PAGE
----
Ten children from Uganda undergo free open-heart surgery in India

These children are in India under Rotary International’s Gift of Life Initiative and have been treated for free at the Amrita Hospital in Kochi


Kochi: A group of ten young children from Uganda including one boy and nine girls suffering from congenital heart disease have successfully undergone open-heart surgery at Amrita Institute of Medical Sciences (Amrita Hospital) and are ready to return home next week, all hale and hearty. The patients have been brought to India under Rotary International’s ‘Gift of Life’ program which provides free treatment to child heart patients from economically disadvantaged families in low and middle-income countries from around the world.

The children, including two infants aged 6 and 9 months, were previously screened by pediatric cardiologists from Children’s National Hospital, Washington DC, USA, and identified as suitable candidates for surgery. When the mother of nine-month-old Beth Amutuhaire, struggling for life due to a critical congenital heart disease, was approached by Rotary International in Uganda offering free open-heart surgery in India, she refused initially, as she had already been cheated twice of her hard-earned money due to false promises. The parents of two-year-old Atoo Rescurter were fighting against social prejudices of their own community elders, who were asking them to leave the child to her fate to suffer. Similar was the case of six-year-old Benson Muheki whose parents were told that her heart problem could never be fixed.

The successful treatment of these Ugandan children is a reflection of India’s global status as a strong tertiary healthcare hub and also bears testimony to the warm hospitality and affordable treatment.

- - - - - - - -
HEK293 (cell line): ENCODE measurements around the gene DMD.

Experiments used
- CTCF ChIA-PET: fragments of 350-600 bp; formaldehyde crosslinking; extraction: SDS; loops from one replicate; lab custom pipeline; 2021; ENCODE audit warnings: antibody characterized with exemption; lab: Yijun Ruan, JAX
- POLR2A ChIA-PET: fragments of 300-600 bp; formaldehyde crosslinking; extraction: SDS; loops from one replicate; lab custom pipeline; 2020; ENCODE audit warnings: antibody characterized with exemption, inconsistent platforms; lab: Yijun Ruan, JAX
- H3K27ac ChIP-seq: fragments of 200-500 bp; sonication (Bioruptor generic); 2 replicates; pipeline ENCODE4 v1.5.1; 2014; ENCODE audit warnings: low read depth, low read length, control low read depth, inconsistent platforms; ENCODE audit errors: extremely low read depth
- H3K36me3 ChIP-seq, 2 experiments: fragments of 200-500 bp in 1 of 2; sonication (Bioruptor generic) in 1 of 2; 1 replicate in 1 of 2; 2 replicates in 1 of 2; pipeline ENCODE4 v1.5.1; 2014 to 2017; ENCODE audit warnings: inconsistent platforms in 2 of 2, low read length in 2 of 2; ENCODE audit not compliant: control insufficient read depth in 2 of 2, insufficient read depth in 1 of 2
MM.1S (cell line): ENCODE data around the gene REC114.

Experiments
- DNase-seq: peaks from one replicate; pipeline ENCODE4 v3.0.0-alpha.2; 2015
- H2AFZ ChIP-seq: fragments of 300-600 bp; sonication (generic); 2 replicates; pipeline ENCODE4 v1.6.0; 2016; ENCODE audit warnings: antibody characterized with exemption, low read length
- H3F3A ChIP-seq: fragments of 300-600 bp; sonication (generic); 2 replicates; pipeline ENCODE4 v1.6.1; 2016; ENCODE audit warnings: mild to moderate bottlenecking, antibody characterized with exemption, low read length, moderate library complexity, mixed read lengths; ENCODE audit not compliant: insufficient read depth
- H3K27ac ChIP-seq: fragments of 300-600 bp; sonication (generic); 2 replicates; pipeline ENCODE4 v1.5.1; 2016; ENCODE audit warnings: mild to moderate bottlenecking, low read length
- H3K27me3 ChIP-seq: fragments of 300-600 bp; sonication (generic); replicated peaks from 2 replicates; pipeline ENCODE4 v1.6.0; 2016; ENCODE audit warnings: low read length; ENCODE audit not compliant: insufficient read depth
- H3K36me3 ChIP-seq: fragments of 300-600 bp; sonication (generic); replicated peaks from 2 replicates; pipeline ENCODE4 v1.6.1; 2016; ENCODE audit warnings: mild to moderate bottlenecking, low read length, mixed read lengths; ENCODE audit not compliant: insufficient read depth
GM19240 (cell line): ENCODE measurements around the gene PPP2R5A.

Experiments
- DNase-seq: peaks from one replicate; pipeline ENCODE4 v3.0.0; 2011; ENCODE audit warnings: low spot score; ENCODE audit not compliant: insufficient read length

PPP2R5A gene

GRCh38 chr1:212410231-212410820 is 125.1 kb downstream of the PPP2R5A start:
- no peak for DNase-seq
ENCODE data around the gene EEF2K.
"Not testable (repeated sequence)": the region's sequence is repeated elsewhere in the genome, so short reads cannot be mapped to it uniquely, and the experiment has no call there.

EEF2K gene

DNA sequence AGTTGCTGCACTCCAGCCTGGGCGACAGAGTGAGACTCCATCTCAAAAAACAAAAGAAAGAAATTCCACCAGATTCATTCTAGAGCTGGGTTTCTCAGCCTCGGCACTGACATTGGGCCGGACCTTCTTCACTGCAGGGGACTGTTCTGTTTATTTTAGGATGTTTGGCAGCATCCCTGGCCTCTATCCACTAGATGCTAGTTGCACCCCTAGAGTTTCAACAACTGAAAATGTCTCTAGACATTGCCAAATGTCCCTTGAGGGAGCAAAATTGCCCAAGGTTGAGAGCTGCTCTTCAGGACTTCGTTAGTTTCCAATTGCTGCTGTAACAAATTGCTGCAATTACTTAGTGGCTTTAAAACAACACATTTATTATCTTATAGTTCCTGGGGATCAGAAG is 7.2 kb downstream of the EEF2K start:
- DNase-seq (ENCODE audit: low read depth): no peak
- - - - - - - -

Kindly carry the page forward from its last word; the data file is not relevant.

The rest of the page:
As per Dr AC Peter, National Coordinator, Gift of Life (India), Rotary International: “Facilities for critical open-heart surgery for young children are almost non-existent in Africa. The parents of these 10 children, with almost the same stories and speaking different dialects from various regions of Uganda, were persuaded by Rotary International to travel to Kochi for surgery. The patients would all have perished within a few years had this opportunity of free open-heart surgery was not offered to them. Their parents were heart-broken and had lost all hope.” 

Dr PK Brijesh, the heart surgeon from Amrita Institute of Medical Sciences who performed the surgeries mentioned, “While the parents were expecting only cardiac surgery, we at Amrita Hospital went a step further and treated many children for other ailments too while rectifying their congenital heart disease. We realized that the patients will not get a second chance to visit a hospital and no one will treat them for those problems, if we did not do so at present. So not only was eye-sight restored for the two-year-old Christine Namalwa, but Mariam Biira was also cured of a condition called Exomphalos in which the bowel and liver protrude outside the abdominal cavity.”

He added, “Thanks to motherly care extended by Amrita hospital and Rotary Clubs, the Ugandan parents and children, who landed at Kochi with apprehension, have already picked up several Malayalam words, mingling with the hospital staff. They feel they are at home away from home, and in safe hands. The state-of-the–art infrastructure at Amrita Hospital, together with the dedication of its medical and support staff, has enabled successful surgery of all the patients from Africa at a fraction of the cost that would be charged at hospitals in Europe or America.”